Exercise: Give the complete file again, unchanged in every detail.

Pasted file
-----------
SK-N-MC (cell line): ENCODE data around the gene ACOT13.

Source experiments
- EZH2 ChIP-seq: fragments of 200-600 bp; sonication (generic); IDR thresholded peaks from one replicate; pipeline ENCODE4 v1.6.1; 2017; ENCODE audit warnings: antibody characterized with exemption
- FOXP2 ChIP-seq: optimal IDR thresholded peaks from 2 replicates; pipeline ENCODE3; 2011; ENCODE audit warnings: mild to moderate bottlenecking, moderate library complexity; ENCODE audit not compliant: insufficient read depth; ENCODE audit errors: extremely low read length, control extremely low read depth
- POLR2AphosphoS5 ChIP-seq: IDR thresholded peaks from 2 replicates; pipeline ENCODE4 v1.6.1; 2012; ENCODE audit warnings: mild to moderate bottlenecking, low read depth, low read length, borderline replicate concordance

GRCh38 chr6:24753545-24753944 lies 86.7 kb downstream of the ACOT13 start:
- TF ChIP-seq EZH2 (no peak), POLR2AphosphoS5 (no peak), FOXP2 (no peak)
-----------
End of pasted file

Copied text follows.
SK-N-MC (cell line): ENCODE data around the gene ACOT13.

Source experiments
- EZH2 ChIP-seq: fragments of 200-600 bp; sonication (generic); IDR thresholded peaks from one replicate; pipeline ENCODE4 v1.6.1; 2017; ENCODE audit warnings: antibody characterized with exemption
- FOXP2 ChIP-seq: optimal IDR thresholded peaks from 2 replicates; pipeline ENCODE3; 2011; ENCODE audit warnings: mild to moderate bottlenecking, moderate library complexity; ENCODE audit not compliant: insufficient read depth; ENCODE audit errors: extremely low read length, control extremely low read depth
- POLR2AphosphoS5 ChIP-seq: IDR thresholded peaks from 2 replicates; pipeline ENCODE4 v1.6.1; 2012; ENCODE audit warnings: mild to moderate bottlenecking, low read depth, low read length, borderline replicate concordance

GRCh38 chr6:24753545-24753944 lies 86.7 kb downstream of the ACOT13 start:
- TF ChIP-seq EZH2 (no peak), POLR2AphosphoS5 (no peak), FOXP2 (no peak)